Joe Devlin, Dictaphone, 2.00
Found dictaphone tape on street corner subject to removal of speech,
highlights the materials used to make recording. Sound fabricated by
Ben Gwilliam.

Nick Jordan, Another Road Movie, 1.10
Intersection of French landscape as seen from a speeding car at noon
with digital arabesques generated by tape replay pressed on fast
forward.

Kristín Scheving + Spencer Marsden, X-Time, 4.25
Images and sound recorded in Reykjavik 10 minutes before and after New
Years Eve, overlayed with audio captured from internet pornography. A
narrative of expectation, sexual energy and celebration is wryly evoked
through the combination of audio sampling and a climactic firework
display.

Blake Quentin + Coryn Smethurst, Symbolic Exchange & Death, 1.20
Insect eyes and menu-icons, in mutual regard, form a multi-layered
system. The film interprets the restless repetition and redundancy of
menu and insect behaviour as typical of absurd technological society.
The visual and sonic play alludes to our hyped digital utopia - the
tension between an unbridled material and its standardization into
discrete binary units.

Carl Turton, Object / Sound / Movement, 2.20
These three excerpts are from a collection of eight formal observations
of objects. Choice of object arises from experimentation with potential
sounds that can be created through physical interaction with each item.
Sound is approached as a painterly consideration of line, tone and
colour. These repetitive, looped compositions playfully structure sound
into percussion, and movement into dance - creating audio and visual
experiences that work as rhythmic wholes.

Jenna Collins + Jane Brake, Flying From The Ground, 4.30
The aeroplane, once-potent symbol of progressive modernity, has become
a problematic and contradictory motif. Concorde crashed. Warplanes are
flown virtually. Return to Malaga, £35. On 9/11 planes took lead roles
in a video loop where real life trumped fiction over and over again.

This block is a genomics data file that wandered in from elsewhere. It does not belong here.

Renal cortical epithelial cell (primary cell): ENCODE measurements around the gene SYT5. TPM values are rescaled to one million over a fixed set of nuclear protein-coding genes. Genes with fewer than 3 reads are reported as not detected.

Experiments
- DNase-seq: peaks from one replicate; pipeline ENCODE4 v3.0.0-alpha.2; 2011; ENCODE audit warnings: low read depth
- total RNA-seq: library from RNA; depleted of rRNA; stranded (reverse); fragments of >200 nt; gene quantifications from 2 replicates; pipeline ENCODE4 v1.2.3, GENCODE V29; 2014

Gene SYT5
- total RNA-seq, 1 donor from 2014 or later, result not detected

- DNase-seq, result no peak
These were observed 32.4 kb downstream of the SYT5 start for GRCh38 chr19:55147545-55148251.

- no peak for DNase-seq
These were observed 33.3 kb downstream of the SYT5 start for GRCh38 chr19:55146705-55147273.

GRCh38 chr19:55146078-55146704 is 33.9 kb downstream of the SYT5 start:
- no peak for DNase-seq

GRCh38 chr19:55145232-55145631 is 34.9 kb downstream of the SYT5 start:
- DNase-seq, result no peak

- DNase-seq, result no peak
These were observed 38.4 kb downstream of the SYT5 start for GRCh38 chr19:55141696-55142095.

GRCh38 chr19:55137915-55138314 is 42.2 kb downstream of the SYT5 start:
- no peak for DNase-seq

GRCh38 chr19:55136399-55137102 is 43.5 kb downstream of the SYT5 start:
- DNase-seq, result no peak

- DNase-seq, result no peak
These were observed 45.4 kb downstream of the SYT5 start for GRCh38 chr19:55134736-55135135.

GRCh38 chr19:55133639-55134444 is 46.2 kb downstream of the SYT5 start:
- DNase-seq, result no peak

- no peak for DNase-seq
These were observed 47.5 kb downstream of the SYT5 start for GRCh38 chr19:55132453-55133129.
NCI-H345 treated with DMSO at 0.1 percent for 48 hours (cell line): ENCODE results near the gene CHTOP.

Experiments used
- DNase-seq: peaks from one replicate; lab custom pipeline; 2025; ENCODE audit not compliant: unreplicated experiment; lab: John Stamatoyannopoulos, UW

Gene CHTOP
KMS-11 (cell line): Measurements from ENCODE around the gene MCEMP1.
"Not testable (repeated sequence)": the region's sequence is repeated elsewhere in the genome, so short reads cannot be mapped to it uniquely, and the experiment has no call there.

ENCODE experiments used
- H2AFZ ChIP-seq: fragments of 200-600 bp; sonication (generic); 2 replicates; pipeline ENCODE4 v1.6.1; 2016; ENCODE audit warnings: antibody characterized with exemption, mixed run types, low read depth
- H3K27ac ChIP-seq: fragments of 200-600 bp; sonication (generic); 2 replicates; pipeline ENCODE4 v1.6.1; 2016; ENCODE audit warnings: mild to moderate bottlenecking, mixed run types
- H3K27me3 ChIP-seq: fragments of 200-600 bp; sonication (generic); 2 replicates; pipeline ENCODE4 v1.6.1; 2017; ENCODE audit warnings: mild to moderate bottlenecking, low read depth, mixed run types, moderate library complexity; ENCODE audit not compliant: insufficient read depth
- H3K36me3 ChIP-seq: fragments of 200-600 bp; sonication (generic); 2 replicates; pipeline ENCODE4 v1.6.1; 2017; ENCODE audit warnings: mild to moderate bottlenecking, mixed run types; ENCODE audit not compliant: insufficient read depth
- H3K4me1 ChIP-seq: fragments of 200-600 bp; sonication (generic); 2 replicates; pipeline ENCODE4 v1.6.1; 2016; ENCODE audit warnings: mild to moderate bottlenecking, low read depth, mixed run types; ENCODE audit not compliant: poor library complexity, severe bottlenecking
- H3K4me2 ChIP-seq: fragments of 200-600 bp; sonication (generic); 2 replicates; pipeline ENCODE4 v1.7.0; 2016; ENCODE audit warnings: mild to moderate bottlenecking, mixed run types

Flight paths redraw world maps and suggest escape and routine. The
plane viewed from the ground can be a wistful, graceful thing too.
These pieces allow symbolic, narrative or political aspects of the
plane to play out ambiguously, whilst the artists occupy themselves
with more formal concerns: the difference between looking, hearing and
being.

Illuminati + Ben Schmark, Fait Accompli, 4.00
An investigative journey through the pipes of a failed, automated drug
manufacture process. The endoscope records vapours, contours,
embolisms, and various liquids or foreign matter resulting from cross-
contamination. The interplay of light and an organic, respiratory
soundtrack evoke a feeling of claustrophobia, compression and
discovery. The found-footage has been captured through a looped video
signal, generating unpredictable image feedback.

Dave Griffiths, Rogue State, 2.20
A set of vetoed resolutions was inscribed onto tape using a magnetic
quill. In the digital apparatus, these fragile, analogue impulses
produce lawless sonic and visual explosions - making a fluid spectacle
of synthetic apocalypse. The action occupies and confuses the space
between labour and immediacy in old and new media, and alludes to links
between entertainment and military technology. As compressed light and
sound are unleashed in illusive, volatile single-frame bursts, the
notion of digital perfection is tested.

Abstract Earth + Mark Pilkington, Piano: A Sound Object, 4.40
12,000 pieces of wood, steel and felt - seemingly unsympathetic
materials for a piano. The piece explores its construction and
deconstruction by assembling recorded sounds taken from these
components. These were arranged in an abstract structure of sound
objects and juxtaposed against familiar pitched tones performed on a
live acoustic piano. The time-lapsed visuals depict an image of a toy
piano encased in a melting ice cube.

Jenny Hallström, The Girlz, 2.55
The sound is of two women who passed the artist in the street every
weekday at approximately the same time for more than a month The artist
and a friend, Nikki Cooper, quietly construct intriguing stories about
the two women. The visuals are stills of transcripts of these
recordings. The film documents a period of time, through repetition and
the compression of narrative.

Tamzin Forster, The Print Machine, 3.40
A slow pan and zoom around the mechanics of a printing press.
Highlighting the duplication and ryhthmic procedures in the
construction of text, the piece subtly illuminates ambiguity in
language through it's fabrication and distribution. The reiteration of
the printed word acquires aesthetic strangeness, where meaning may lose
or gain significance.

To order this PAL/Non Region DVD please go to:
http://www.microcinema.com/programResult.php?program_id=%20182

_________________
A Charity Pantomime in aid of Paranoid Schizophrenics descended into chaos yesterday when someone shouted, "He's behind you!"